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4 May, 2020 19:56

‘Beach wars’ heat up as ‘arbitrary’ rules gall stir-crazy Americans determined to enjoy early summer

‘Beach wars’ heat up as ‘arbitrary’ rules gall stir-crazy Americans determined to enjoy early summer

Coastal states are facing a salty insurrection as warming temperatures send lockdown-weary citizens running for the beaches. Faced with seemingly arbitrary closures, thousands of would-be sunbathers became protesters.

Federal stay-at-home guidelines have expired and only state-level measures remain, placing governors and city officials on the opposite sides of the barricades. A unique situation has emerged in which citizens are technically violating the law and law enforcement is looking the other way, unless they choose not to.

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There were no arrests made at Huntington Beach after beachgoers defied Governor Gavin Newsom’s executive order closing all beaches across Orange County in the name of the ever-present threat of coronavirus. Police and lifeguards were there, and a helicopter barked loud warnings that the beaches were closed, but not a single citation was issued, according to the city’s public information officer. Nor were there any arrests on Friday, as the water gleamed invitingly while tightly-packed, sweaty crowds of protesters jammed the streets, waving flags and signs protesting the beach closure and demanding an end to the lockdown.

Orange County Sheriff Don Barnes said his department would not be citing people for using the “closed” beach during a press conference following the closure order on Thursday, vowing instead to focus on “voluntary compliance.” The sheriff’s department has refused to “criminalize people enjoying the beach,” while Huntington Beach police chief Robert Handy even told local media he empathized with the protesters, noting that the city’s tourism-based economy depended on beach access. It’s a sign of the divide growing between local and state authorities as lockdowns drag on with no end in sight – even as warming weather lures Americans outside.

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Will O’Neill, mayor of Orange County’s Newport Beach, accused Newsom of overstepping his constitutional authority with the executive order, pointing to the county’s low Covid-19 death rate – just 52 people have died with the virus, out of 2,743 confirmed cases as of Sunday – and suggesting the beach closure was singled out on the basis of an outbreak of public shaming instead. Photos appearing to show Newport Beach packed with people the previous weekend had elicited a public reprimand from Newsom, even as authorities insisted that the photos were misleading, and the closure was imposed after the city defiantly voted to keep its beaches open.

“Children digging in the sand, teenagers surfing, and people reading a good book in a beach chair threatens the health and safety of no one. It is time for Gavin Newsom to stop pretending otherwise,” O’Neill wrote in a Saturday op-ed for RealClearPolitics. This quintessentially Californian variant of ‘We will fight them on the beaches’ may be a bit unusual as a call-to-arms, but in the post-coronavirus ‘new normal,’ merely going to the beach has become an act of civil disobedience.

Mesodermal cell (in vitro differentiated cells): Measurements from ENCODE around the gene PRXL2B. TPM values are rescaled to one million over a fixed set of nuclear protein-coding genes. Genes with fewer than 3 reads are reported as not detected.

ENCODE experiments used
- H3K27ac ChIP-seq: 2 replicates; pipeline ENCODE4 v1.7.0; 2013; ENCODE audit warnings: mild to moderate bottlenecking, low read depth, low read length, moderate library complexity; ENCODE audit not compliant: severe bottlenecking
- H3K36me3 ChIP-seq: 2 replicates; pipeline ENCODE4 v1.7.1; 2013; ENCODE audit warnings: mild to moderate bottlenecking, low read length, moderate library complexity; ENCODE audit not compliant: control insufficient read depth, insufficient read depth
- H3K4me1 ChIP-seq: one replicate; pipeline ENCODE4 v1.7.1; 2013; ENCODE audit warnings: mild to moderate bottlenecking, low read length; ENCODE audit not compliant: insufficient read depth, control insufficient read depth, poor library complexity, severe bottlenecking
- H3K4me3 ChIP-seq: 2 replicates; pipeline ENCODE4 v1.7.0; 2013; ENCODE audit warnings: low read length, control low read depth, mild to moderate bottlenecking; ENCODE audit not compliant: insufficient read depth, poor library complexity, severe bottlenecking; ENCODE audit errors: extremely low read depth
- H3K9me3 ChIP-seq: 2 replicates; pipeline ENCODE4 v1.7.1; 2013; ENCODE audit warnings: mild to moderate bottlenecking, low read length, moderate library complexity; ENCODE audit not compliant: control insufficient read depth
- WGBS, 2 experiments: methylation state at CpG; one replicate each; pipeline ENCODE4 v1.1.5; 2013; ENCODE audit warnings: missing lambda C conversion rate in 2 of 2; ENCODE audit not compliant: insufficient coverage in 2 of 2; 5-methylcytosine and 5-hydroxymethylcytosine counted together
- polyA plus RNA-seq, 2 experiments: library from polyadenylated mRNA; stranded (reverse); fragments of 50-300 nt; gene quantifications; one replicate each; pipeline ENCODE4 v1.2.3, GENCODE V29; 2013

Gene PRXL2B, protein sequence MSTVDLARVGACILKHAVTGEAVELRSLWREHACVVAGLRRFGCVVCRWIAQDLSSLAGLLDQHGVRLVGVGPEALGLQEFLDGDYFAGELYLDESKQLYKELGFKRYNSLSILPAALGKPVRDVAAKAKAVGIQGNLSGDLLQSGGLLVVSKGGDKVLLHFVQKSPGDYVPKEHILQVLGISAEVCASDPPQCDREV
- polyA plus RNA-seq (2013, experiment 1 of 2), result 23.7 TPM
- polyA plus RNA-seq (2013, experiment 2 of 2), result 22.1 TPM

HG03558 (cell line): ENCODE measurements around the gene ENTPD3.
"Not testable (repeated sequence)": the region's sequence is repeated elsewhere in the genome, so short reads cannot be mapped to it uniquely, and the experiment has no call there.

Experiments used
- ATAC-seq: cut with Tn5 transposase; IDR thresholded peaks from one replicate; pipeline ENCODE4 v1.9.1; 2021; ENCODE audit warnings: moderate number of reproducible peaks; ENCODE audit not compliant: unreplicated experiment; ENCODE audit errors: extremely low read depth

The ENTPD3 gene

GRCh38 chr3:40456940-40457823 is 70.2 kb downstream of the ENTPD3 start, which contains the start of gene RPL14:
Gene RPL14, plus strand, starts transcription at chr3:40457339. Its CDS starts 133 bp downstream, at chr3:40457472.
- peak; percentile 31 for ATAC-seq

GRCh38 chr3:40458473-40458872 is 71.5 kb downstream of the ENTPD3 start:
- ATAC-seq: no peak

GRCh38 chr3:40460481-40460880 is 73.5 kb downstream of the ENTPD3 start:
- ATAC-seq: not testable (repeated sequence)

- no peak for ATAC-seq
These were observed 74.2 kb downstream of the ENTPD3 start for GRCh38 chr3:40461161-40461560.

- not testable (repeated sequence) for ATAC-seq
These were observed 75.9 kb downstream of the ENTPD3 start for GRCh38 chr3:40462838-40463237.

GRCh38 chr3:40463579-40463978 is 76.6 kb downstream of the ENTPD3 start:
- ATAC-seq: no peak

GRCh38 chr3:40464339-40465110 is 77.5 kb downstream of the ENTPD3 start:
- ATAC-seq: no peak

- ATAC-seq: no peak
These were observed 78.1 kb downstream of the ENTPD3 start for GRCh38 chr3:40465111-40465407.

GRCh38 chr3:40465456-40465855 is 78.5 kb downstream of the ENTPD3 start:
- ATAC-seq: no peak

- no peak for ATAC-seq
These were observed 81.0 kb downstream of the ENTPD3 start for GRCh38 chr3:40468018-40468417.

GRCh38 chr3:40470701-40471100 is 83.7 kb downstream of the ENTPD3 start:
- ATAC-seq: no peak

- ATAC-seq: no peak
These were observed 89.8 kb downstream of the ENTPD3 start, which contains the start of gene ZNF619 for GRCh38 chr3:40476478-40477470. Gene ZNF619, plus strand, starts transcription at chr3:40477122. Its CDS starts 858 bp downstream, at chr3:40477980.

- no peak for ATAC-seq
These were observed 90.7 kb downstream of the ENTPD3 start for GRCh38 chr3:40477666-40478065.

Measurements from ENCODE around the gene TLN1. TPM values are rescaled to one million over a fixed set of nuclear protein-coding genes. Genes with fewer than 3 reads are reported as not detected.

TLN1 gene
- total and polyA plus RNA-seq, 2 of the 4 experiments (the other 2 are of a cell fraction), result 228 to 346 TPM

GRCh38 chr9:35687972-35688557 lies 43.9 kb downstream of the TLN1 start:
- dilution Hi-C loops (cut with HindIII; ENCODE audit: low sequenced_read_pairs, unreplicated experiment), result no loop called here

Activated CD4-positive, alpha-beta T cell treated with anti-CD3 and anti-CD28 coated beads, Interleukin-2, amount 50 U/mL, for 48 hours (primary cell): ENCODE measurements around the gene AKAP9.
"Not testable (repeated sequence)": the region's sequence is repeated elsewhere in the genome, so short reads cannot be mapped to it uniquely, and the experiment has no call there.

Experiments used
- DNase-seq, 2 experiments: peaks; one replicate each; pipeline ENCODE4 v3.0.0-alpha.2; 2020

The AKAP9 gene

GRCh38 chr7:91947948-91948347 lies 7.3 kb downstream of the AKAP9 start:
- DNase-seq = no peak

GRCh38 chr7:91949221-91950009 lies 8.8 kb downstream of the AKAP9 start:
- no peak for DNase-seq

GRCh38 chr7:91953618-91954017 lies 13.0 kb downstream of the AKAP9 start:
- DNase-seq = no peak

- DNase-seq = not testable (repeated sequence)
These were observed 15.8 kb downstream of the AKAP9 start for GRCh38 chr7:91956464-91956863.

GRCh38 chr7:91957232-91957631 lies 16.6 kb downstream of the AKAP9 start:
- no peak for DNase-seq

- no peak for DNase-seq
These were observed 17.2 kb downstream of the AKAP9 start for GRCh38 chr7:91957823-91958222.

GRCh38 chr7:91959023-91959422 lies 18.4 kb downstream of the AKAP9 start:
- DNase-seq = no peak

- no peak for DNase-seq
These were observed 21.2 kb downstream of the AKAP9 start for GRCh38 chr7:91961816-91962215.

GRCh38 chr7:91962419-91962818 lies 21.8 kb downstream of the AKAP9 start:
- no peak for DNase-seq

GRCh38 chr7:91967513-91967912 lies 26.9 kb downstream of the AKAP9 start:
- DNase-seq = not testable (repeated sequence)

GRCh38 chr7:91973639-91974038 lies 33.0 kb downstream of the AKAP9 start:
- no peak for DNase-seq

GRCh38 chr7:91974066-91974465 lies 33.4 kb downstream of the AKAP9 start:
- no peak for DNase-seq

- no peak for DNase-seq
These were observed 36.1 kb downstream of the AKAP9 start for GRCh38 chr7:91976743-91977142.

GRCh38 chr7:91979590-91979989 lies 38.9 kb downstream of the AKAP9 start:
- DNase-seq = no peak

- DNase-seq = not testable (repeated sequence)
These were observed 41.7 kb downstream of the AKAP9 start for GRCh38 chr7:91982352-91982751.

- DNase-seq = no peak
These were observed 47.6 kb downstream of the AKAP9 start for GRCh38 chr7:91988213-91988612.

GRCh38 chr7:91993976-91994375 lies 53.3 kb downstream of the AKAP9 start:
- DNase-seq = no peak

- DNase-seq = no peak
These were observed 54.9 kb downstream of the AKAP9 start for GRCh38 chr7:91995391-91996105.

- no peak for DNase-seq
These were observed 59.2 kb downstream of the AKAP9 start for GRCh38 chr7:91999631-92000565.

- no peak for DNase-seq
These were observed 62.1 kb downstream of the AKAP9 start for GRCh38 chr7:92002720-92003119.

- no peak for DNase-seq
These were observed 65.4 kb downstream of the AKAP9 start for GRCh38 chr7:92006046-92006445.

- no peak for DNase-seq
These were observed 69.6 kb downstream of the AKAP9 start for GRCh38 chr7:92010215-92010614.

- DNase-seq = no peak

While mainstream media focused its efforts on depicting the Orange County protesters as an unruly horde of flag-waving “deplorables,” smaller protests took place in San Francisco – hardly a Republican hotspot – and San Diego calling for an end to the lockdowns. Meanwhile, several northern California counties with just a handful of Covid-19 cases between them have begun quietly reopening despite the governor’s stay-at-home order.

Even New York City, the epicenter of the coronavirus epidemic, is chafing under the continuing restrictions, as with no end in sight to the local lockdown – Mayor Bill de Blasio has hinted it could last through the summer – a spate of unseasonably warm weather drove people to abandon their solitary confinement and seek some sunlight in the city’s beaches and parks. Hundreds thronged to Coney Island on Sunday, most wearing masks and keeping a semblance of social distancing even as concessions and beach bathrooms were closed in a low-key attempt to keep people from lingering.

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A police officer confirmed the beach was closed, even as the unusually-pasty sun-worshipers frolicked in the sand. It’s not clear what spared the masses from being descended on with the NYPD’s usual heavy-handed tactics – other than that SWAT teams assaulting swimwear-clad civilians would have been bad PR for an agency that doesn’t need any more of it. But whatever the reason for the reprieve, police helicopters circled overhead menacingly, as if to remind beachgoers that despite the unfamiliar feel of sunlight on their skin, any resemblance to actual freedom was entirely coincidental.


Florida and South Carolina have gone the opposite route – beaches there began reopening in mid-April, and even “non-essential” businesses have begun reopening following the lifting of the federal restrictions. In Florida, any protests are from people opposed to ending the lockdowns – one man was reprimanded by locals on Friday for walking up and down Miramar Beach dressed in a Grim Reaper costume. While some experts insist rushing to lift lockdowns will create a spike in cases, soaring unemployment numbers and the cratering economy have convinced many states’ leaders that it’s a risk worth taking.

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